MTU issue

VXLAN interface will lower your MTU to 1450. It means, any container attached to such a bridge using VXLAN needs its networking to have MTU of 1450 as well. Otherwise, any traffic with larger packets will hang.

If you're using LXD, you can run "lxc config edit your-container" and set it as below:

    mtu: "1450"      # <----- lowers container's NIC MTU to 1450
    nictype: bridged
    parent: vxbr0    # <----- bridge where the container has to be attached
    type: nic
    path: /
    type: disk

preventing bridge looping

If you use more than two servers, you will have more than one VXLAN device attached to the bridge. This normally creates packet loops. To prevent it, we use ebtables to block the traffic between different VXLAN devices on the same server.

The script sets this up automatically.

Please note that the script assumes it's the only thing on the server which manipulates ebtables.

vxlansetup.sh script

The script creates VXLAN devices between every server.

  • usage - available actions are start, stop, restart and status
# ./vxlansetup.sh
 * Usage: vxlansetup.sh {start|stop|restart|status}

  • copy the script to every server running the containers (do not copy or use the script in the containers)
  • modify LOCALIP, REMOTEIPS, LOCAL_DEV, BRIDGE_DEV variables on every server
  • DRYRUN - set it to 1 to see which commands would be run
  • VXLAN_DEV, PORT - should be OK for most systems, but adjust if needed
  • you have to run the script on every server (remember to adjust the IPs accordingly)



# existing local device where $LOCALIP is attached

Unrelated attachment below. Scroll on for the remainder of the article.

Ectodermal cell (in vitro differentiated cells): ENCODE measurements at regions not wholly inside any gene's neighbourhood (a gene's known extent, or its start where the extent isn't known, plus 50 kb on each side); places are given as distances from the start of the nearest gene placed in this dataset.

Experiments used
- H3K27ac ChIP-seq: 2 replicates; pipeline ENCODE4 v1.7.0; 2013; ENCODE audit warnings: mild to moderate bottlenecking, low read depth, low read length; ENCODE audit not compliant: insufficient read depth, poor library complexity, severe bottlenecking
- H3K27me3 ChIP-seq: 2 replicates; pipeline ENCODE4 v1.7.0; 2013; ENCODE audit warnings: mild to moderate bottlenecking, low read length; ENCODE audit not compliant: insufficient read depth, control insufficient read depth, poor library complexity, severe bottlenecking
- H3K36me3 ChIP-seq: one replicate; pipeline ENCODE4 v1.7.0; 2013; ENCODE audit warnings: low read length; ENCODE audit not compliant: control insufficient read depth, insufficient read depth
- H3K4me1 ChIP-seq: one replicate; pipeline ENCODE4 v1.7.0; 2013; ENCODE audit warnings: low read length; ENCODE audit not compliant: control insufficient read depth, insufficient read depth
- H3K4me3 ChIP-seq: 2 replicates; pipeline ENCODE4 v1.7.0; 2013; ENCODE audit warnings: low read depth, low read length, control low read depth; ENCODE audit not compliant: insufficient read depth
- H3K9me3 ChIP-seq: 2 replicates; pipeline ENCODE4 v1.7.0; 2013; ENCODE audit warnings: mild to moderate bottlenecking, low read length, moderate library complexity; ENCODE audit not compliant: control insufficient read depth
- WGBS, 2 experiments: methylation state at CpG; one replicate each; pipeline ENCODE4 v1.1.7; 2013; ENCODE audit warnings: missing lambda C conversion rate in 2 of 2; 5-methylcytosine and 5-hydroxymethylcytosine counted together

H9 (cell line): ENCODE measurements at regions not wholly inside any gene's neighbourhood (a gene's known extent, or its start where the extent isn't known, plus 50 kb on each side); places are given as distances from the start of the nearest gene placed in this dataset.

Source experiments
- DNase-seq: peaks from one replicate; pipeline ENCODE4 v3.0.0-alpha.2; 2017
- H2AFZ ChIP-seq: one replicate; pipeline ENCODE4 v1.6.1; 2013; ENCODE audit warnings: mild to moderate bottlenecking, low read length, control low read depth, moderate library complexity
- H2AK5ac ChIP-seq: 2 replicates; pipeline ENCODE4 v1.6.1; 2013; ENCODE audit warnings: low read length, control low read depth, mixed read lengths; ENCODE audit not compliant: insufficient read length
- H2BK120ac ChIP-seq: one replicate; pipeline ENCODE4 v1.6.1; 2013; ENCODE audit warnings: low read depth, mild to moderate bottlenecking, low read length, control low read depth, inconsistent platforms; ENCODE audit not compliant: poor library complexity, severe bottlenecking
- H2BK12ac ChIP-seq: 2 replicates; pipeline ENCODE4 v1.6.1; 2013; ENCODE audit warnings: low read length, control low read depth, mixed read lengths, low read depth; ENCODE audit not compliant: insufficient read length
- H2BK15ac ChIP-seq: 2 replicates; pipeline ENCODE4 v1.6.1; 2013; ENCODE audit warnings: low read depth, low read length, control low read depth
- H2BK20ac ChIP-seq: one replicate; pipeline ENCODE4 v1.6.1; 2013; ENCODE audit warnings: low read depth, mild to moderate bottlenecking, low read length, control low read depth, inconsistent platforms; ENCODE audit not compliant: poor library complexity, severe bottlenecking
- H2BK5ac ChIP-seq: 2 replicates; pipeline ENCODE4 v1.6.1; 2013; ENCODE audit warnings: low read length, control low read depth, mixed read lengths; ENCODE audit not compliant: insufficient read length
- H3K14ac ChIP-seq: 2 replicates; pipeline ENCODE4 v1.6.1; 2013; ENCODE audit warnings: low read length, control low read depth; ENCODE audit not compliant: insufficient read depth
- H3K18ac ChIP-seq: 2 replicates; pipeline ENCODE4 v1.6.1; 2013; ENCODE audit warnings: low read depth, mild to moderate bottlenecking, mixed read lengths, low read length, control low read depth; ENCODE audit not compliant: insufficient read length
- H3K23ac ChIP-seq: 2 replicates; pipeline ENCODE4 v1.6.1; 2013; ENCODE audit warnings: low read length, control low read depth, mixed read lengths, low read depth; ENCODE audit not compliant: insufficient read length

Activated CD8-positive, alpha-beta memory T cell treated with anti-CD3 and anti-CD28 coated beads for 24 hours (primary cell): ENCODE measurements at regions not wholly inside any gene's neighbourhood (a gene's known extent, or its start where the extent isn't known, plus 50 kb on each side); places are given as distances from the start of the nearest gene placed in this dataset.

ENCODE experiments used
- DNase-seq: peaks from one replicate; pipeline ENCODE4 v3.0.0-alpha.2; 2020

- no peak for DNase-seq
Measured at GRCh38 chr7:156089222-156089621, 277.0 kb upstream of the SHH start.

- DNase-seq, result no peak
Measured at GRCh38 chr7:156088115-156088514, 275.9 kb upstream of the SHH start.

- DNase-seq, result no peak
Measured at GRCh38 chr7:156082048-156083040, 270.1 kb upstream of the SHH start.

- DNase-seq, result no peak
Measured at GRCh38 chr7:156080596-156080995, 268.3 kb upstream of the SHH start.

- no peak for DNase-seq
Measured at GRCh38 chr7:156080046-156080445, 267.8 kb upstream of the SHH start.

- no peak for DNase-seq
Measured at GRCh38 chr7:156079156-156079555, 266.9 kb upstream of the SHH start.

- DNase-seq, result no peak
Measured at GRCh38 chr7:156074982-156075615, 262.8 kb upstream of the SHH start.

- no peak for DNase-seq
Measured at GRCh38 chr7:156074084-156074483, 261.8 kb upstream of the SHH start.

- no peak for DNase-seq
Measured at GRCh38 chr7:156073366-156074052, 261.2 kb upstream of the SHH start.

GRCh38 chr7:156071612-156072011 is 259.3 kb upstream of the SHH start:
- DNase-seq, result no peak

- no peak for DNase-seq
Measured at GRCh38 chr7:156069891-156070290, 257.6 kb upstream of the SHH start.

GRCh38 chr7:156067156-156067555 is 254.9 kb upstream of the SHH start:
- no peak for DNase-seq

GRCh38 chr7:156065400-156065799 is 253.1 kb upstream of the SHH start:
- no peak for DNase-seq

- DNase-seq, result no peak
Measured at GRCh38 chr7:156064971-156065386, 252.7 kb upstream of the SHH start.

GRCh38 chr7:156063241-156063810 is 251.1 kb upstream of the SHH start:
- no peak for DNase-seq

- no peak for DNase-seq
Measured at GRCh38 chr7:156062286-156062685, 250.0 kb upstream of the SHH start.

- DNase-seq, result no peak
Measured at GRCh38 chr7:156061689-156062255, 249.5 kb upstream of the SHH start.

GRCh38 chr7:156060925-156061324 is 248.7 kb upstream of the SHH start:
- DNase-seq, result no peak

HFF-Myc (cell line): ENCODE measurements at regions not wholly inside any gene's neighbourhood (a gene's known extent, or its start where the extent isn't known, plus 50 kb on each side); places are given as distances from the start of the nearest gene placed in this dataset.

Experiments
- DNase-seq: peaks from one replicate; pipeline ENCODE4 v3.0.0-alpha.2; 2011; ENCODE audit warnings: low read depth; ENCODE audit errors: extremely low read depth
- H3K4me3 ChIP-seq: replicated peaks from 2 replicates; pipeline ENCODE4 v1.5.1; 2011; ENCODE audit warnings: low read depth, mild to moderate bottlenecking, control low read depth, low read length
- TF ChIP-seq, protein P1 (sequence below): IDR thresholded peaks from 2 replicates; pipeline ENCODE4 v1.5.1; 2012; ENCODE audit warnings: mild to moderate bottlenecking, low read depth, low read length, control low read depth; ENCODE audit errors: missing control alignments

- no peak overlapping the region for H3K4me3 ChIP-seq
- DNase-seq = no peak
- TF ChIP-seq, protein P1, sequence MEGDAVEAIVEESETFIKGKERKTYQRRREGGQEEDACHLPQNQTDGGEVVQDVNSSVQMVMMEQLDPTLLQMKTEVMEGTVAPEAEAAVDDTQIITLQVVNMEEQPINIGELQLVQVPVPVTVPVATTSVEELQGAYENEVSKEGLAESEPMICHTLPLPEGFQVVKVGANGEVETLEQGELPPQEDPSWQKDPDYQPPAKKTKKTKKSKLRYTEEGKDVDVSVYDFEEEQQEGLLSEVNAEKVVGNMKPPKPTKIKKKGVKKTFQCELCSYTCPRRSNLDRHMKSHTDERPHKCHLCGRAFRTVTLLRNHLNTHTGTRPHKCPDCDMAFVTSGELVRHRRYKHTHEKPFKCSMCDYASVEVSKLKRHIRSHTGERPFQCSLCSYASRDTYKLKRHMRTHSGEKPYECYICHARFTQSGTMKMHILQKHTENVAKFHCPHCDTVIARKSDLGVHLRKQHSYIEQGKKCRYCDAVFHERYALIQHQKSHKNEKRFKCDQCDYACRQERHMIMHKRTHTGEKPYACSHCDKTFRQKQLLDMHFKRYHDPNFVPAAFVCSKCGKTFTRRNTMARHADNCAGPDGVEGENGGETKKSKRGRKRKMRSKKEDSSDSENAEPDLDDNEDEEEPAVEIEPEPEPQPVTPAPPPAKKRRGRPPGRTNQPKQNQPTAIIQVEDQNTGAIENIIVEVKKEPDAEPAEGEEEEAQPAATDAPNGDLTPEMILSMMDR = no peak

# New bridge device where $VXLAN_DEV devices will be attached

# Will set up one vxlan* device per remote IP.
# For example, with two remote IPs (three servers in total), we will set up vxlan0 and vxlan1 devices,
# attached to BRIDGE_DEV (vxbr0)

# Port used for vxlan

# If set to 1 - only print commands we would run

# No need to change anything below
function vxrun() {
    if [ "$DRYRUN" -eq 1 ] ; then
        echo $COMMAND

function vxlan_check() {
    brctl show $BRIDGE_DEV 2>&1 | grep -q 'No such device'
    if [ $? -ne 0 ] ; then
        echo "vxlan already set up?"
        exit 1
    ip addr | grep -q " $VXLAN_DEV"
    if [ $? -eq 0 ] ; then
        echo "vxlan already set up?"
        exit 1

function vxlan_start() {
    # first, check if we have any vxlan devices or interfaces

    VXLAN_DEVICES=$((${#REMOTEIPS[@]} - 1))

    which brctl >/dev/null
    if [ $? -ne 0 ] ; then
        vxrun echo brctl command not found
        exit 1

    # If there is more than one remote IP, we have to add ebtables rules to prevent looping